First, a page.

0
We're unable to sign you in at this time. Please try again in a few minutes.
Retry
We were able to sign you in, but your subscription(s) could not be found. Please try again in a few minutes.
Retry
There may be a problem with your account. Please contact the AMA Service Center to resolve this issue.
Contact the AMA Service Center:
Telephone: 1 (800) 262-2350 or 1 (312) 670-7827  *   Email: subscriptions@jamanetwork.com
Error Message ......
JAMA Patient Page |

Pressure Ulcers FREE

JAMA. 2003;289(2):254. doi:10.1001/jama.289.2.254.
Text Size: A A A
Published online

Pressure ulcers, also known as bed sores or pressure sores, often occur in persons who cannot move around easily. The skin and tissue underneath break down from continued pressure and poor circulation. When the skin breaks down, it becomes red. Open sores develop after the skin changes. In severe cases, the pressure ulcer causes destruction of muscle or even bone underneath the skin.

Pressure ulcers usually occur in persons who have predisposing risk factors, such as poor nutrition, continued moisture (especially from urine or feces), confinement to a bed or wheelchair, and other medical problems (especially spinal cord injury, hip fracture, or dementia). Because older people are more likely to need a wheelchair or to spend more time sitting in a chair or being confined to bed, they need special attention to prevent formation of a pressure ulcer. It is important for anyone with risk factors to discuss pressure ulcer formation with his or her doctor. Even mild skin redness may be the start of a pressure ulcer. The January 8,2003,issue of JAMA includes an article about pressure ulcers.

WHY DO PRESSURE ULCERS FORM?

Continued pressure on the skin from sitting or lying in one position causes poor circulation. Blood and lymphatic fluid have difficulty going to and leaving the pressurized area, causing both a lack of oxygen and swelling. In persons with poor nutrition or inability to move themselves, this lack of blood flow may cause the skin to break down. It becomes reddened and may tear away from the supporting tissue underneath. If the conditions leading to the pressure ulcer are not rapidly corrected, the skin damage may spread to the tissue, muscle, and even bone underneath. Pressure ulcers can become infected. This may make treatment more difficult.

PREVENTION AND TREATMENT OF PRESSURE ULCERS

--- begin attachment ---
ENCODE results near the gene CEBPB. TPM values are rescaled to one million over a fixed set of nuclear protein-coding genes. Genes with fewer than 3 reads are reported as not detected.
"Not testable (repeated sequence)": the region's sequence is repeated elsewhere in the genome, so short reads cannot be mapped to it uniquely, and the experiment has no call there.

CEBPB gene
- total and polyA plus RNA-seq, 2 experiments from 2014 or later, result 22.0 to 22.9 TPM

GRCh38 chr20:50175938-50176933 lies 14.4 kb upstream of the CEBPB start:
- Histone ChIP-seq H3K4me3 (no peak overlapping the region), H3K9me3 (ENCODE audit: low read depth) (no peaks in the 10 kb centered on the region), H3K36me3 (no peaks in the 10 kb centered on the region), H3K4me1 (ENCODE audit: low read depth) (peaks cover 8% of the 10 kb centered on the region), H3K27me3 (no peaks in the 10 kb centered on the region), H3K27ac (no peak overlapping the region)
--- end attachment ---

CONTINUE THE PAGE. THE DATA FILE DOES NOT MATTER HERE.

• Keep skin free of moisture

  • Improve nutrition

  • Frequently turn or reposition someone who is confined to bed or to a wheelchair

  • Air mattresses may be used for high-risk persons

  • Correct or treat incontinence

  • Special dressings may be used

  • Debridement (cutting away dead tissue)or surgery may be required for severe pressure ulcers

FOR MORE INFORMATION

INFORM YOURSELF

To find this and previous JAMA Patient Pages, go to the Patient Page Index on JAMA's Web site at www.jama.com. They are available in English and Spanish.

The JAMA Patient Page is a public service of JAMA .The information and recommendations appearing on this page are appropriate in most instances, but they are not a substitute for medical diagnosis. For specific information concerning your personal medical condition, JAMA suggests that you consult your physician. This page may be photocopied noncommercially by physicians and other health care professionals to share with patients. Any other print or online reproduction is subject to AMA approval. To purchase bulk reprints, call 718/946-7424.

Sources: American Academy of Family Physicians, National Institutes of Health, National Pressure Ulcer Advisory Panel

Keyword: SKIN CONDITIONS

Tables

References

Letters

CME
Meets CME requirements for:
Browse CME for all U.S. States
Accreditation Information
The American Medical Association is accredited by the Accreditation Council for Continuing Medical Education to provide continuing medical education for physicians. The AMA designates this journal-based CME activity for a maximum of 1 AMA PRA Category 1 CreditTM per course. Physicians should claim only the credit commensurate with the extent of their participation in the activity. Physicians who complete the CME course and score at least 80% correct on the quiz are eligible for AMA PRA Category 1 CreditTM.
Note: You must get at least of the answers correct to pass this quiz.
You have not filled in all the answers to complete this quiz
The following questions were not answered:
Sorry, you have unsuccessfully completed this CME quiz with a score of
The following questions were not answered correctly:
Commitment to Change (optional):
Indicate what change(s) you will implement in your practice, if any, based on this CME course.
Your quiz results:
The filled radio buttons indicate your responses. The preferred responses are highlighted
For CME Course: A Proposed Model for Initial Assessment and Management of Acute Heart Failure Syndromes
Indicate what changes(s) you will implement in your practice, if any, based on this CME course.

Multimedia

Some tools below are only available to our subscribers or users with an online account.

Related Content

Customize your page view by dragging & repositioning the boxes below.

Articles Related By Topic
Related Collections
PubMed Articles